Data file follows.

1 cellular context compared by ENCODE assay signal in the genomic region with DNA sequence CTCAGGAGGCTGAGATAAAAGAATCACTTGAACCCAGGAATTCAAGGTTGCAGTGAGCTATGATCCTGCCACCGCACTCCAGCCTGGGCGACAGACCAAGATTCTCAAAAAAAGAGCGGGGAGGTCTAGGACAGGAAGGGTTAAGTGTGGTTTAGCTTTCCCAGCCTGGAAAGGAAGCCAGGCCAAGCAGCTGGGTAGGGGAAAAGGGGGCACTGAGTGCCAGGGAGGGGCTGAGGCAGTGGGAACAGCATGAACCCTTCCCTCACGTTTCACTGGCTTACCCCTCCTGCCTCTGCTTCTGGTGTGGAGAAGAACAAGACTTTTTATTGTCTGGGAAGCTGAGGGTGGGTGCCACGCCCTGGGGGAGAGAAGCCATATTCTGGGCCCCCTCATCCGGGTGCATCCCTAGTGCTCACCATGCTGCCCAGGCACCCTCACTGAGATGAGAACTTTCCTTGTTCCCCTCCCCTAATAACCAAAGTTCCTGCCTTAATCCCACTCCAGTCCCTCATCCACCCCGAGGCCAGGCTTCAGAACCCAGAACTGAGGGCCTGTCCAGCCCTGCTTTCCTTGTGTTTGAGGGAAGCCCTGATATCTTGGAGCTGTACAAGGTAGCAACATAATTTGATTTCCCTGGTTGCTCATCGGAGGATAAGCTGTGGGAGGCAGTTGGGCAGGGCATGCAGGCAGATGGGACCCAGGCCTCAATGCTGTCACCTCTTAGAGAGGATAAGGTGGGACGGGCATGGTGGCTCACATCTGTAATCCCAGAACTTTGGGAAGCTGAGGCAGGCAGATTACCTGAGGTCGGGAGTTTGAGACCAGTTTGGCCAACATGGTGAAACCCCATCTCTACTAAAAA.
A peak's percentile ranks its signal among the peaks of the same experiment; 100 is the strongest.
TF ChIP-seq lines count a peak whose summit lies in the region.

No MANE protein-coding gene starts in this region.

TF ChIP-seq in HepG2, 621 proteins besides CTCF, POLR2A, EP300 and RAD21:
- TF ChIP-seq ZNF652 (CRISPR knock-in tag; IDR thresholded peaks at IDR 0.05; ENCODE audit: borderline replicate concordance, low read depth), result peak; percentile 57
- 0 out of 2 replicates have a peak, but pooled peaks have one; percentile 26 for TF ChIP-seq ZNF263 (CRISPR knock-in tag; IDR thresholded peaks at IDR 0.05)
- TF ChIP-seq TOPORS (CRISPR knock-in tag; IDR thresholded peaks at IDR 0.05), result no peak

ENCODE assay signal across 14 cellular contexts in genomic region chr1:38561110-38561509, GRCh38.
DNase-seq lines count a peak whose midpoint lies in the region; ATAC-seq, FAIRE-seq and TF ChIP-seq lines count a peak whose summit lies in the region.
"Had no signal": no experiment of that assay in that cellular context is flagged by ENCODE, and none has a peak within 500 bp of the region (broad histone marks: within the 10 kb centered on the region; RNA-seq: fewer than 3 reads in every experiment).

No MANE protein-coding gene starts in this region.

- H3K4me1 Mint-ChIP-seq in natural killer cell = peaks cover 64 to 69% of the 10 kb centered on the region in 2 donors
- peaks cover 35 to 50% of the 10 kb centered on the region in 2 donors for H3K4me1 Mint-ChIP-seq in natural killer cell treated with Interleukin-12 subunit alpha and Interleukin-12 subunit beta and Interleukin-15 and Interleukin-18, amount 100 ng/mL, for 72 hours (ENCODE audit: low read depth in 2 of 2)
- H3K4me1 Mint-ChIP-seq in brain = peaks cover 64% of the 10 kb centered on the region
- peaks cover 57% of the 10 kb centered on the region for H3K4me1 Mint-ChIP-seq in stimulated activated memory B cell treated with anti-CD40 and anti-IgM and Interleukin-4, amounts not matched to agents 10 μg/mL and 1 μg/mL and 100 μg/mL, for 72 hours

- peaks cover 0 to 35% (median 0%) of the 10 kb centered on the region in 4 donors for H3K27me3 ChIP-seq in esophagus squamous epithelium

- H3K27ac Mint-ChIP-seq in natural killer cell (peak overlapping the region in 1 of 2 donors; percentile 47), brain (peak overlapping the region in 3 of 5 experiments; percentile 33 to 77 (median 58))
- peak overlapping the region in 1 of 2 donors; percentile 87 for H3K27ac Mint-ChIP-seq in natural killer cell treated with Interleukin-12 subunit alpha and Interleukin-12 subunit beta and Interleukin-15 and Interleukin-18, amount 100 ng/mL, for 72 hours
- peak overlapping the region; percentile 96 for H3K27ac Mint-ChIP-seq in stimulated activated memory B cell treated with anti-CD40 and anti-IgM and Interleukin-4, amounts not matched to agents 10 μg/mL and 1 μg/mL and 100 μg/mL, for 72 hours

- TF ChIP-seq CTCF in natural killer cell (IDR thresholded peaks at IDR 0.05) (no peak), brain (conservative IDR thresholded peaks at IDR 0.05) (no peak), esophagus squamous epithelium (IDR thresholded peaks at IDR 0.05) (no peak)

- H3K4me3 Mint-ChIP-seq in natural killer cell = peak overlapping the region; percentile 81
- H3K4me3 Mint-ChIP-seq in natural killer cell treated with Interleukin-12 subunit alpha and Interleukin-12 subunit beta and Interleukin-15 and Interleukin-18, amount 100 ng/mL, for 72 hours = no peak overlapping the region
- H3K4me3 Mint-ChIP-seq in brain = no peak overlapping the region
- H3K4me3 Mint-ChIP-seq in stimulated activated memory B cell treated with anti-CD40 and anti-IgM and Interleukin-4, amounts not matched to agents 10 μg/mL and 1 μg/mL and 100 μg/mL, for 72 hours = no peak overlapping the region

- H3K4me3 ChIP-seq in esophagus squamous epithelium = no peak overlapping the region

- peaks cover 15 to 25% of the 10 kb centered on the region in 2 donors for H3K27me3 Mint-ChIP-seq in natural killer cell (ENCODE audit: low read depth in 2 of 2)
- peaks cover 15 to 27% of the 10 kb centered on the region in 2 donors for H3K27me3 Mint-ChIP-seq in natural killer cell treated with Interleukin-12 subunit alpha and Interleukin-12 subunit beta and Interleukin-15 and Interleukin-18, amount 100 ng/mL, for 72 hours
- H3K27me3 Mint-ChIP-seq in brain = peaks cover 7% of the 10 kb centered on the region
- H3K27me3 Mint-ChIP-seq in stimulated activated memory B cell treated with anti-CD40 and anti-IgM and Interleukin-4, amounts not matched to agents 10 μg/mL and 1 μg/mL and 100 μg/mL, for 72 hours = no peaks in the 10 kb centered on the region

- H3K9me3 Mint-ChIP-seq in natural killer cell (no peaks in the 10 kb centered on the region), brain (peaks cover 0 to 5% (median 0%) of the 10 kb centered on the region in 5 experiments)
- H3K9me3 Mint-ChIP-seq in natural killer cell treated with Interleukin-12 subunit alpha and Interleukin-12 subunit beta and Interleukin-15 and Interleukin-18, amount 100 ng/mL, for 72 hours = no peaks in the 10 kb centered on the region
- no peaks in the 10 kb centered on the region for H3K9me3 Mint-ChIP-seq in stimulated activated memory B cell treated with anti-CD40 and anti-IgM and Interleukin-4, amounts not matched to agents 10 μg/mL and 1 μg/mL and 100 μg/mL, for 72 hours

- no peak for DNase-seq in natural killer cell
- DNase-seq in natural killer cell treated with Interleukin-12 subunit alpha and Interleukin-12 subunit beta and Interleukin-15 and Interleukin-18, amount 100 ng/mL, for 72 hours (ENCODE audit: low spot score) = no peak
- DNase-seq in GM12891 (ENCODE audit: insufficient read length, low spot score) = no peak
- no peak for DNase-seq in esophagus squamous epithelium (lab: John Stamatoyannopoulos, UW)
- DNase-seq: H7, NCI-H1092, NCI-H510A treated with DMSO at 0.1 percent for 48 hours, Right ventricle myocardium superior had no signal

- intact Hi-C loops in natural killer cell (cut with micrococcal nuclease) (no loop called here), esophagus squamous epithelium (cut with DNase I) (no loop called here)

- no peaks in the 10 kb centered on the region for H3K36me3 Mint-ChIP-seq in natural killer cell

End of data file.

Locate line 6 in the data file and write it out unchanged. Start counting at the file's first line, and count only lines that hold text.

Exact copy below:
- TF ChIP-seq ZNF652 (CRISPR knock-in tag; IDR thresholded peaks at IDR 0.05; ENCODE audit: borderline replicate concordance, low read depth), result peak; percentile 57